One thing that this pandemic brought to people, is that work and family/personal life are closer than once thought. Merging work and home over the past months, proved that there are new motivators that people are looking for from organisations. Understanding this new reality is crucial for companies to recruit and maintain talent, so getting the drivers right has to be done as soon as possible.

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The time to act is now. This is a unique opportunity to engage your people and create a strong bond with them and your community, addressing change in your people and your clients and their preferences, to not just go back to business continuity but to understand what the new reality demands from your business to serve better clients and have more engaged employees.

For that, you will need to listen and be able to adapt, we have experience in change and we have put some approaches to help you in that process. We can help creating and implementing the survey so you get a good visibility of what your people need and want. We can then help designing your new reality and making it happen, with you and your people, with speed and confidence.

CONTACT US TO FIND OUT HOW WE CAN HELP

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smart manufacturing

Re-assessing cost after COVID-19

30th July 2020

The global COVID-19 pandemic has provoked the need for businesses to re-assess their footprint and cost base across the supply chain. John Mason, Manufacturing & Engineering Services Partner at Curzon Consulting, considers the case for structural change.

Re-assessing cost after COVID-19

The COVID-19 crisis has altered the landscape for many. Some have already acted to reduce staff numbers and consolidate operations as an initial response to falling revenues. Structural change and a lower cost base may be required to adapt for the longer term driven by:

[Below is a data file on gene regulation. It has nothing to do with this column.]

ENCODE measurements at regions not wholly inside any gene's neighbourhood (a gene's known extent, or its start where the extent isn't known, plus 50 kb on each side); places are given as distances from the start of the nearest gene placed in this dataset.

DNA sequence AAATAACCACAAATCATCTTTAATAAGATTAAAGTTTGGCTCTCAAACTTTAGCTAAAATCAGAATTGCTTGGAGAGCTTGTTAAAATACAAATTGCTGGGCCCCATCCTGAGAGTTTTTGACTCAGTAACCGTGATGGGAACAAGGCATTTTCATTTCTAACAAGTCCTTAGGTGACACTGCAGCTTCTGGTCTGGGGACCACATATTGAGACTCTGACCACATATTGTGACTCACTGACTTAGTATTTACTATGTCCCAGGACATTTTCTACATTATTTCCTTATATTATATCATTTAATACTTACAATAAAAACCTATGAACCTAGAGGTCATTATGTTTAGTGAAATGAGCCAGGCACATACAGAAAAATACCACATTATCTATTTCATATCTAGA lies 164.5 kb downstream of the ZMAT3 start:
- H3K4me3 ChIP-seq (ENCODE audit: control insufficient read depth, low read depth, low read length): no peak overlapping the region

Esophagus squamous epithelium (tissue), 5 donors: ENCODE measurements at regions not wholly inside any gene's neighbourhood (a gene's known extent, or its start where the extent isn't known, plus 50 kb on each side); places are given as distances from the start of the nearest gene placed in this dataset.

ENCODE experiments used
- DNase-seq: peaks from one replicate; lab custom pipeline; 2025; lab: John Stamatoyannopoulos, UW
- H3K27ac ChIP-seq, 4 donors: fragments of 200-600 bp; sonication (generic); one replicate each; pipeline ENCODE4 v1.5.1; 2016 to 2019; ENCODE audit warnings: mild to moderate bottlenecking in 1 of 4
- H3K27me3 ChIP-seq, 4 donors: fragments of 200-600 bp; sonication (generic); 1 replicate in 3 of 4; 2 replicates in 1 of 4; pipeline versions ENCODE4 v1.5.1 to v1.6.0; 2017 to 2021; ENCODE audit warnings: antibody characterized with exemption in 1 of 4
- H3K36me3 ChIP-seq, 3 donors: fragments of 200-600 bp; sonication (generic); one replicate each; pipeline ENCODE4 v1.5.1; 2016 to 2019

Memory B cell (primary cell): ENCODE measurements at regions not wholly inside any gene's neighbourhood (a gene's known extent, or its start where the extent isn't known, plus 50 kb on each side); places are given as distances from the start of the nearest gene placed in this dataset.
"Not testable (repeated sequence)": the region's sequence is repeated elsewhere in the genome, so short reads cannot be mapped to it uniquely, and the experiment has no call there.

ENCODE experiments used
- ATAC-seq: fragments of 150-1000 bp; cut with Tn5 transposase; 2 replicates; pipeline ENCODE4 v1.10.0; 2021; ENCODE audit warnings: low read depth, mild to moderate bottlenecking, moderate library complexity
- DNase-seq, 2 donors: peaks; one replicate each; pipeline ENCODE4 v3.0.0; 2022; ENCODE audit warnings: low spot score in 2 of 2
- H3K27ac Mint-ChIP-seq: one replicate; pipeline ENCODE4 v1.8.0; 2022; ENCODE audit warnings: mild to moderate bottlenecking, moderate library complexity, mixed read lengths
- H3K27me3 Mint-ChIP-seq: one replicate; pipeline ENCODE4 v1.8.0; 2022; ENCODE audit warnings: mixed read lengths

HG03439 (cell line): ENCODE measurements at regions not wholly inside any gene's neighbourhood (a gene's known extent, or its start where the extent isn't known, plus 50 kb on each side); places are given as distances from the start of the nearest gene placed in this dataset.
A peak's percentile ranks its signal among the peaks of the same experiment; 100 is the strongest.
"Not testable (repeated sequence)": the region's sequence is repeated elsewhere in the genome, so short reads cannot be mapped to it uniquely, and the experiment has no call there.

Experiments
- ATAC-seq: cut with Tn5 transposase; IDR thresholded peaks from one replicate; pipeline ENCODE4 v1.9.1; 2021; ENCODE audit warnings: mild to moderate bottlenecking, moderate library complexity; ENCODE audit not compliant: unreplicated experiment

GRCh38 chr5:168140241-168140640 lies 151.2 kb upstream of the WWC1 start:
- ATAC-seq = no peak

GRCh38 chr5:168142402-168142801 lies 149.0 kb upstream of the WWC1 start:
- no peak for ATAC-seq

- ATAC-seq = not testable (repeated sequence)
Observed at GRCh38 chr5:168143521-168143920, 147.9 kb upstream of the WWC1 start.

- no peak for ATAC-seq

• Altered demand volumes, market location and mix of products and services as markets and the customer base evolves
  • New regimes to protect health and wellbeing that change how people can work
  • The increasing de-globalisation trend, prompting a re-think on the resilience of supply chains and moves to localise

The scenarios and options for each business will be different and the ‘best fit’ answer will not necessarily be obvious.

Considering the case for structural change

Supply-side capacity

  • What capacity is needed now and for the medium term? Can excess capacity be re-purposed to meet expected new demand or is consolidation possible?
  • Restructuring the footprint is an opportunity to deliver a step change in the cost base and renewed focal points for future investments

Network view

  • How fit for purpose are existing facilities now? Can a more cost-effective and resilient model be found by looking at the network as a whole?
  • Potential changes to both demand and supply-side environments will impact the economics of the current model and an holistic view is needed

Supply chain

  • Will customers demand more localised sourcing to reduce interruption risk in their business-critical supply chains? Is a pre-emptive move to adapt the footprint more attractive than a reactive one?
  • Sourcing and certifying new suppliers may be a critical dependency for re-locating production. It is also an opportunity to re-think make-buy strategies, secure new capabilities, strengthen key supplier relationships and unlock cost savings